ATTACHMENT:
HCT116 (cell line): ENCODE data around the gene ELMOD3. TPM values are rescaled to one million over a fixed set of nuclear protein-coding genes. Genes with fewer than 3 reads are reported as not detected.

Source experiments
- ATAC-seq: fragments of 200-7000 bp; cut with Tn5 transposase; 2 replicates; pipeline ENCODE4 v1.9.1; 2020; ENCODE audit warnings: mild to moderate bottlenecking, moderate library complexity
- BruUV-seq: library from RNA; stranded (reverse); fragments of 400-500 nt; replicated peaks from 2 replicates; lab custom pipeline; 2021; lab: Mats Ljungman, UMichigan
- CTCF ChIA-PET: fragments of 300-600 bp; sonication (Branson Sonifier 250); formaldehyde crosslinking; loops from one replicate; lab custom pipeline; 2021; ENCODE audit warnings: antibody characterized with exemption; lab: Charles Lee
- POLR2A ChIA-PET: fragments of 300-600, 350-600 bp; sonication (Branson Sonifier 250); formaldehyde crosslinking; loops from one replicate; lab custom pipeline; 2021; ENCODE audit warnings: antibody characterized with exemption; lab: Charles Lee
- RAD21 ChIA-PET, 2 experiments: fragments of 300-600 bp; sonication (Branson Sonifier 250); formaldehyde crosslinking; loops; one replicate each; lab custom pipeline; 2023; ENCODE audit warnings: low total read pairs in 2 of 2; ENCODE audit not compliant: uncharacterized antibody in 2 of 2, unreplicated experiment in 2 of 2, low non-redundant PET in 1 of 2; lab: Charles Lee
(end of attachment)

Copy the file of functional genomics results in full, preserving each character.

HCT116 (cell line): ENCODE data around the gene ELMOD3. TPM values are rescaled to one million over a fixed set of nuclear protein-coding genes. Genes with fewer than 3 reads are reported as not detected.

Source experiments
- ATAC-seq: fragments of 200-7000 bp; cut with Tn5 transposase; 2 replicates; pipeline ENCODE4 v1.9.1; 2020; ENCODE audit warnings: mild to moderate bottlenecking, moderate library complexity
- BruUV-seq: library from RNA; stranded (reverse); fragments of 400-500 nt; replicated peaks from 2 replicates; lab custom pipeline; 2021; lab: Mats Ljungman, UMichigan
- CTCF ChIA-PET: fragments of 300-600 bp; sonication (Branson Sonifier 250); formaldehyde crosslinking; loops from one replicate; lab custom pipeline; 2021; ENCODE audit warnings: antibody characterized with exemption; lab: Charles Lee
- POLR2A ChIA-PET: fragments of 300-600, 350-600 bp; sonication (Branson Sonifier 250); formaldehyde crosslinking; loops from one replicate; lab custom pipeline; 2021; ENCODE audit warnings: antibody characterized with exemption; lab: Charles Lee
- RAD21 ChIA-PET, 2 experiments: fragments of 300-600 bp; sonication (Branson Sonifier 250); formaldehyde crosslinking; loops; one replicate each; lab custom pipeline; 2023; ENCODE audit warnings: low total read pairs in 2 of 2; ENCODE audit not compliant: uncharacterized antibody in 2 of 2, unreplicated experiment in 2 of 2, low non-redundant PET in 1 of 2; lab: Charles Lee